I have the joy of teaching in our Doctor of Ministry Program at Southeastern Seminary. It is an outstanding program of study with majors in Expository Preaching, Leadership, Biblical Counseling, Faith and Culture, and Missions, Evangelism and Church Growth. You can learn more about the program by going here or by phone at 919-761-2216.
Recently, I received a very fine paper from one of my students on “Leadership in the Local Church.” The author is a pastor of a very prominent church in the Southern Baptist Convention who is leading it through a time of transition following a long tenured pastor. The focus of his paper was on how to lead a local congregation through a time of transition without blowing up the place. As many of us know this is easier said than done.
With his permission I will share in several blog entries an edited version of his paper. There is real wisdom in what you will read. For obvious reasons the particular church and the pastor’s identity will not be disclosed.
Pastoral Leadership, Part 4: Passion
The fourth principle that must guide the life of a leader is the principle of passion. George Barna has written, “Leading people is rarely a joyride. God’s leaders endure incredible amounts of heartache, controversy, and animosity. The end product is what makes it worthwhile for the leaders. If you have received that warm, tingling feeling of victory, a sense that all the hardships were worth the outcome, you know what a called leader experiences in the trenches of the spiritual battle” (George Barna, Leaders on Leadership, 27). As a leader in transition, this passion for what God has called you to do will prove extremely important. If we really believe what we claim to believe there must be a passion that is evident in our lives. In Romans 9 Paul makes an impassioned plea for the hearts of his countrymen to be turned to Christ. As he speaks of the sorrow and grief in his heart for his countrymen, he goes so far as to state in verse 3, “For I could wish myself accursed from Christ for my brethren, my countrymen according to the flesh.” This statement by Paul indicates such a burden and such a passion for those that are lost to be saved that one can hardly comprehend it. For the new leader in transition, I am convinced that this same kind of passion must be seen in each area of the new leader’s responsibility. It is vital to be passionate about the staff leadership team with whom you are surrounded. There must be a belief in them, their call, and the gifts that they bring to the team. It is vital to be passionate in the preaching of God’s Word, to truly communicate that the leader really believes what is being proclaimed. It is vital to be passionate about the present and especially the future of the ministry the new leader is leading. In fact, if one fails to believe that his church is one of excellence or he hesitates to invite people, believing their experience will be less than stellar, it could be time to ask “why?,” and perhaps even think of a change in ministry. We must be passionate about what God is doing in our lives and in our churches in a generation that lacks passion about so many other things.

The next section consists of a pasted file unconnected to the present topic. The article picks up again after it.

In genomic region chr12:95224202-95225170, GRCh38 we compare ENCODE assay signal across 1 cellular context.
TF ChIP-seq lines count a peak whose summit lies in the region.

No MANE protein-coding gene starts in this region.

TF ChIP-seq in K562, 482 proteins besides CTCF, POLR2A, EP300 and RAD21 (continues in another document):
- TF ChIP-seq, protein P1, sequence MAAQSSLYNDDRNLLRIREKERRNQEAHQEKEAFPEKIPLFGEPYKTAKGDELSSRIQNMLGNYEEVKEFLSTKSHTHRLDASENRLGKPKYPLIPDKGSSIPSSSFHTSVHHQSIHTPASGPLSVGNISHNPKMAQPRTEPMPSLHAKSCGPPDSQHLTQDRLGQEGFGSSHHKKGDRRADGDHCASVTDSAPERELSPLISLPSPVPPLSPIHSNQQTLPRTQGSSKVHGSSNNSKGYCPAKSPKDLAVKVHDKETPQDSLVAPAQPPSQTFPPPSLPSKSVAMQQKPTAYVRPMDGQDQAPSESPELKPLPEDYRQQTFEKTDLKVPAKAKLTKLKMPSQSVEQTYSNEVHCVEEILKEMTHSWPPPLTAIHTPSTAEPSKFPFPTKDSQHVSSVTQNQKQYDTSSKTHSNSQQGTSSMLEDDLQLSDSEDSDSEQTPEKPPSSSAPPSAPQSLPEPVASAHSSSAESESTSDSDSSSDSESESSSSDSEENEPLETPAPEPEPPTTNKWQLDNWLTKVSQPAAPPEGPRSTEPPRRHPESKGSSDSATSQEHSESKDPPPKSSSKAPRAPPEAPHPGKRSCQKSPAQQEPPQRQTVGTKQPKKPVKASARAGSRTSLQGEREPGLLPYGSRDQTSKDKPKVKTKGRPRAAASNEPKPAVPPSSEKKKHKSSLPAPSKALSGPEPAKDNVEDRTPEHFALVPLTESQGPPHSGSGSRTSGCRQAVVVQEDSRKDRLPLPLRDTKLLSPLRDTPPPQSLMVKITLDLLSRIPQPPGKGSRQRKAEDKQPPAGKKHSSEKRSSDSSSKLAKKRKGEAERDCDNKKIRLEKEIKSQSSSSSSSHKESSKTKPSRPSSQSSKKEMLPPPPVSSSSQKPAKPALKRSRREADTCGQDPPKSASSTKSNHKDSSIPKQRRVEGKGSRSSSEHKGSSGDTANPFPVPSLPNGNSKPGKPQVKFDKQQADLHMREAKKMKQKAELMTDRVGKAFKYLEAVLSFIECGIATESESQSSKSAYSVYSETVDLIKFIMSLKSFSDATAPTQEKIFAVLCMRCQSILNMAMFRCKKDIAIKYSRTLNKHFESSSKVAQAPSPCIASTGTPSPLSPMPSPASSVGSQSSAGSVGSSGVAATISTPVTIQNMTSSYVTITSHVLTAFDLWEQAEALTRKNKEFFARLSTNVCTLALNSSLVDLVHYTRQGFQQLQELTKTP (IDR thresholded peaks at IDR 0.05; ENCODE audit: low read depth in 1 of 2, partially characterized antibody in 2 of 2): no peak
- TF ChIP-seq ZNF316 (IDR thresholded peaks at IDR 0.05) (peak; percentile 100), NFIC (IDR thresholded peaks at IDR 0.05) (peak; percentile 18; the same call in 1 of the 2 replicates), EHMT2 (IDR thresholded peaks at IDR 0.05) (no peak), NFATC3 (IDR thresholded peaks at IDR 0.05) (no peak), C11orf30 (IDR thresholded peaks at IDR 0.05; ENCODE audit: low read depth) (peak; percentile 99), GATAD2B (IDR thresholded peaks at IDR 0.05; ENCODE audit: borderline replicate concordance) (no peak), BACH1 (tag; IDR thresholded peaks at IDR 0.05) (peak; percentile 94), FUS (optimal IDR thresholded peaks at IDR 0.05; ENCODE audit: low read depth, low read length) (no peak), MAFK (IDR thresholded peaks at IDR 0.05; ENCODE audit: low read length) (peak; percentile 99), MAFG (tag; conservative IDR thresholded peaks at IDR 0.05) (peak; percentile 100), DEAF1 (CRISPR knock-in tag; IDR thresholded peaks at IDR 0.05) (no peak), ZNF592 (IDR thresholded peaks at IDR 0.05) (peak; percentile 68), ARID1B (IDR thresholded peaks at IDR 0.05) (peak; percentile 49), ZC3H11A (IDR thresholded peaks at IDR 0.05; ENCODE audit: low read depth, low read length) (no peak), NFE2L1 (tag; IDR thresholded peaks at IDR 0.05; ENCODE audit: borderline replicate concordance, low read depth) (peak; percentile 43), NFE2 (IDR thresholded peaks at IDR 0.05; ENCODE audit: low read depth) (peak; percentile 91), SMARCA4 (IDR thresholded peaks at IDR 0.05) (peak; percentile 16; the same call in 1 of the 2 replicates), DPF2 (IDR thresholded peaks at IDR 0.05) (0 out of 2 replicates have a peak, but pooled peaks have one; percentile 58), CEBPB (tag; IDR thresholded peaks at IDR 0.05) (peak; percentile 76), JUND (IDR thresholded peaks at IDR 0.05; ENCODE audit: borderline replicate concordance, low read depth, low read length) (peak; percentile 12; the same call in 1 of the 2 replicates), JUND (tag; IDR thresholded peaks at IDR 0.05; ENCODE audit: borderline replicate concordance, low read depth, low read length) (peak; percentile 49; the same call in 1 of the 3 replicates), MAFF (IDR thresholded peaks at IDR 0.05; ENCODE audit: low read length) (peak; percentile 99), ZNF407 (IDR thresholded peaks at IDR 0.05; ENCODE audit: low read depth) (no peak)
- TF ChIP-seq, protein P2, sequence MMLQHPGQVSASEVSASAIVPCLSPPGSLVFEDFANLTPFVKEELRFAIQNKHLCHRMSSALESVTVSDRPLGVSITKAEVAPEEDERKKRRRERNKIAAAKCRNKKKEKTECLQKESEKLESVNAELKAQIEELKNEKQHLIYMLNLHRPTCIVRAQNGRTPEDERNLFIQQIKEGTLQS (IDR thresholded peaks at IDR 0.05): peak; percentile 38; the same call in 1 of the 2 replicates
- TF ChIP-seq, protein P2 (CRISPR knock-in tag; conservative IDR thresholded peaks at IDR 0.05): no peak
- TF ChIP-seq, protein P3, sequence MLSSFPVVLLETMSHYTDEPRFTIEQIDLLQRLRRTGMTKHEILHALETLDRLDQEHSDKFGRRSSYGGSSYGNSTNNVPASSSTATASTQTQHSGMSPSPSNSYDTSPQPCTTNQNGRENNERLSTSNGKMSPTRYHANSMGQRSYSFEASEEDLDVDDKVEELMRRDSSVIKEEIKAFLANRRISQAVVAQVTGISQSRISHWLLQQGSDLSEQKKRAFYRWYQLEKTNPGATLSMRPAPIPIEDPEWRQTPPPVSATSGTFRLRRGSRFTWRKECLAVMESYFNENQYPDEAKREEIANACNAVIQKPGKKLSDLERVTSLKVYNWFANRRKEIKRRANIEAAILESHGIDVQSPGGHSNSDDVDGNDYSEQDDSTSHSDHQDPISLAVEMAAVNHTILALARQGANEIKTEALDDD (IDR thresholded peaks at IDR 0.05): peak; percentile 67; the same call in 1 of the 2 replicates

William Plamondon, CEO of Budget Rent A Car Corporation, wrote an essay on energy and leadership, wherein he emphasizes the importance of creating an environment that breeds energy. In that essay he writes of the importance of being passionate about the shared values, beliefs, and commitments. He writes, “This is what enables it to rise above cyclical hardships and gives it its tone, fiber, integrity, and capacity to endure” (The Drucker Foundation, The Leader of the Future, 277.)